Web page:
Skip to main content

Stabbed cabbie out of work, worries about feeding family

By Ashley Fantz
(CNN)
New York cab driver Ahmed Sharif shows the gashes in his arm and neck.
New York cab driver Ahmed Sharif shows the gashes in his arm and neck.
STORY HIGHLIGHTS
  • Union rep: Donations to Ahmed Sharif fund "barely enough" to pay for baby formula
  • Officials: Sharif was stabbed by a passenger who asked if he were Muslim
  • Police: Michael Enright, 21, is facing hate crime, attempted murder charges

(CNN) -- New York cab driver Ahmed Sharif cannot bring himself to talk about the young man who allegedly cut his throat and nearly killed him last week, a taxi union representative said Sunday.

"Ahmed is a strong man, but mentally he has limits," said Bhairavi Desai of the New York Taxi Workers Alliance. "The trauma he's experienced will last for a long time."

Desai spent time this weekend with Sharif. She said his most pressing worry is how he'll provide for his wife and four children -- including a 10-month-old --without a job. Sharif is receiving 2/3 of his salary, about $30,000 a year, in workers' compensation. Union members do not get health insurance or disability payments, Desai said.

"My guess is that he'll be unable to work for at least four months," Desai said. "He can't even pick up his baby because of the wounds to his arms. He can't turn his neck."

There's been so little money raised over the past few days for Sharif that it would "barely cover baby formula," said Desai who, along with Sharif, held a widely publicized press conference Friday announcing the union was creating a fund for the family. The union's website indicates how to mail a donation or give online.

Video: Bloomberg: Cabbie stabbing 'disgraceful'
Video: New York cab driver stabbed
Video: Stabbing ups fear for Muslim cab drivers
RELATED TOPICS
  • Crime
  • New York City

"We're pretty shocked that it's been such a low amount," Desai said.

At the press conference, stitches running along the deep gash in his neck, Sharif implored taxi drivers to look out for each other. A Bangladeshi who emigrated to the United States 25 years ago, Sharif told reporters, "I feel like I belong here, [like] I was born here."

His household's sole breadwinner, Sharif, his wife and children, ages 10 months, 5, 9 and 11, live in a small apartment, Desai said.

His 9-year-old son thinks his father fought a villain and won. "He keeps taking Ahmed's hand and saying, 'My dad is Superman,'" she said.

The assault on Sharif occurred amid tense public debate over plans to build an Islamic cultural center and mosque two blocks from the site of the September 11, 2001, terror attacks on the World Trade Center.

Michael Enright, a 21-year-old film student, who is facing attempted murder and hate crimes charges in the attack was transferred late last week from Rikers Island jail to a psychiatric ward at Bellevue Hospital in Manhattan, a New York City Corrections Department spokesperson said.

Bellevue is a locked unit with cells and corrections and medical staff.

Tuesday night Enright got into Sharif's taxi and began an initially cordial conversation with him, according to Desai and police. Enright then allegedly asked Sharif if he was Muslim and cursed at the driver.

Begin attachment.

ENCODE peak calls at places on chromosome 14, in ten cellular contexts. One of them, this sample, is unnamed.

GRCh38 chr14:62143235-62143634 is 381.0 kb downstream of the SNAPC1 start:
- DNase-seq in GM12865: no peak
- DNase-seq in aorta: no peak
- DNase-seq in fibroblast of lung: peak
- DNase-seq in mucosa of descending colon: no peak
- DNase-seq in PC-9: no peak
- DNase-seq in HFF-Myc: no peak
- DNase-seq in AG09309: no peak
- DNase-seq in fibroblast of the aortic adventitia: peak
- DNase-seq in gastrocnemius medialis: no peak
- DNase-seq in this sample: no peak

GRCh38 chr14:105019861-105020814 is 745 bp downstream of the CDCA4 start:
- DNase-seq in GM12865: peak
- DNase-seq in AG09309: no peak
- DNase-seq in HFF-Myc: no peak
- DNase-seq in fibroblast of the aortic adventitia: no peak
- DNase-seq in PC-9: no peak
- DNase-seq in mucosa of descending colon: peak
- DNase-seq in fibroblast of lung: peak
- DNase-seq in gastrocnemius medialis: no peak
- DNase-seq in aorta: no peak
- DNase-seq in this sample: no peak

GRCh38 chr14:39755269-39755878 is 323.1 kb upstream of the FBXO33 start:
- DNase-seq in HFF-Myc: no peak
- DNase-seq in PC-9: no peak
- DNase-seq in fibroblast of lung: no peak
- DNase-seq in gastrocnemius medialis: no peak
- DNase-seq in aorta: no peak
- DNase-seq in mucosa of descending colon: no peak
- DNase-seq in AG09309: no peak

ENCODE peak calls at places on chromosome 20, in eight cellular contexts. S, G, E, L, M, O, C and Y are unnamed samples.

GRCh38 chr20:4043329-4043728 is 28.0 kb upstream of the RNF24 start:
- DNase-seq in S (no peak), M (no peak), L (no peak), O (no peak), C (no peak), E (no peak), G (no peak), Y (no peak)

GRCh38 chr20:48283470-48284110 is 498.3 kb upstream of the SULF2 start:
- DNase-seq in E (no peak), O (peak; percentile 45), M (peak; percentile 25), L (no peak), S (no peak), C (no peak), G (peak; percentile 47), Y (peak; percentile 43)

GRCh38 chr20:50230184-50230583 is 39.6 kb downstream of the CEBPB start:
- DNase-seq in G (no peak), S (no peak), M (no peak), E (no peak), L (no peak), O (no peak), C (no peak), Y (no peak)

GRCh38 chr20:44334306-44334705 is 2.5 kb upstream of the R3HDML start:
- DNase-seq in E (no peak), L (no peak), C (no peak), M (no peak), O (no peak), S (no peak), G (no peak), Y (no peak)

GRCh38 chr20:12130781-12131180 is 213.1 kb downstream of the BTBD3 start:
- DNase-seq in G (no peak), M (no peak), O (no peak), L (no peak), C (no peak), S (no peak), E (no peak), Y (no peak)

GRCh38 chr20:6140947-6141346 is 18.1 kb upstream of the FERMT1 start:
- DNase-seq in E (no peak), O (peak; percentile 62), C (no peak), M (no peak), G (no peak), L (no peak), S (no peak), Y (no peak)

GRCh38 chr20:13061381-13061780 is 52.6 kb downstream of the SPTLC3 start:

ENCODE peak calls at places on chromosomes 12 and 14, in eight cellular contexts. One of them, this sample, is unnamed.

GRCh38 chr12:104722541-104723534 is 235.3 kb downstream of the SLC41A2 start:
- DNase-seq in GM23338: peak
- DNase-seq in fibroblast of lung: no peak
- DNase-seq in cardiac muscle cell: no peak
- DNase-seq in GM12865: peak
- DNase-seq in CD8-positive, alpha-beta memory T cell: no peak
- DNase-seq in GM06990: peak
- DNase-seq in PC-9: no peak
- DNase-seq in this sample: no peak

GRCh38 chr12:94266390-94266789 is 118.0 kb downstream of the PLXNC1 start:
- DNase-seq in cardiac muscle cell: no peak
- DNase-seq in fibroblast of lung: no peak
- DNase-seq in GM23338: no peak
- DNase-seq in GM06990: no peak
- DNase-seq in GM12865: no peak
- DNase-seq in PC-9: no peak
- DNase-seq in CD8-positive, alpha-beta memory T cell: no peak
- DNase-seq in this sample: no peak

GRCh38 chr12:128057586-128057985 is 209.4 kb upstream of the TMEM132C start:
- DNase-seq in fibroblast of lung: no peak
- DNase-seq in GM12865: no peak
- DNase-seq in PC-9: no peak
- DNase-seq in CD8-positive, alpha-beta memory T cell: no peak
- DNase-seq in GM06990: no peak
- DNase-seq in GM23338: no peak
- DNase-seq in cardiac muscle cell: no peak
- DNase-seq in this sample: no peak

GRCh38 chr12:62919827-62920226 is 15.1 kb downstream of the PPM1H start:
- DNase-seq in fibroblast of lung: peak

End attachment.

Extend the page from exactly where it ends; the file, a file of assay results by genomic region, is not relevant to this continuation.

Enright allegedly shouted "Assalamu Alaikum, consider this a checkpoint," before reaching forward and slashing Sharif's neck, Desai said.

"Assalamu Alaikum" is an Arabic greeting that means "peace be upon you."

Bleeding profusely, Sharif stumbled out of his taxi and managed to flag down a police officer who arrested Enright, the union rep said.

On Sunday, CNN reached by phone a woman where records indicate Enright last resided -- the small village of Brewster, New York.

"This is not my son," the woman said. "My son is a gentle, kind, sensitive person.

"I can't talk to you anymore," she said. "If you are a mother, I hope you understand."

Friends and acquaintances of Enright, a bushy blonde with a boyish face, portrayed him as an unlikely perpetrator of a hate crime.

The student had been a volunteer with Intersections International, a nonprofit global and reconciliation advocacy group which partly funded a trip to Afghanistan that Enright took in the spring.

As part of his school thesis at New York's School of Visual Arts, Enright shot a film on American soldiers serving in the country, the group's executive director, Robert Chase, said.

"The whole thing [the cabbie attack] is unfathomable," Chase said. "[Enright's] a good guy. His work has been responsible. He's been diligent and hard working."

Those words also describe Sharif, said Desai. "I want people to understand how full of pride and dignity these drivers are," she said.

"Most drivers work 12 hour shifts, pay out of pocket for their gas and lease their vehicles from a cab garage," Desai said. "If you clear a profit, even a small one, that's an achievement. On top of that, it can obviously be dangerous."

Early next week, the New York Taxi Drivers Alliance will release a survey it conducted of 200 drivers over five weeks, Desai said.

During that time, two researchers working for the union asked drivers about verbal and physical assaults they said they've endured.

More than half of the drivers said they had been called racial slurs by passengers at least once in the past 12 months, she said. Close to 35 percent of the 200 drivers said they had been told specifically, "Go back to your country."

Most of the drivers who reported these experiences are Pakistani, Indian and Afghan, Desai said.

Lawyers.com Lexis Nexis Logo

Law firm search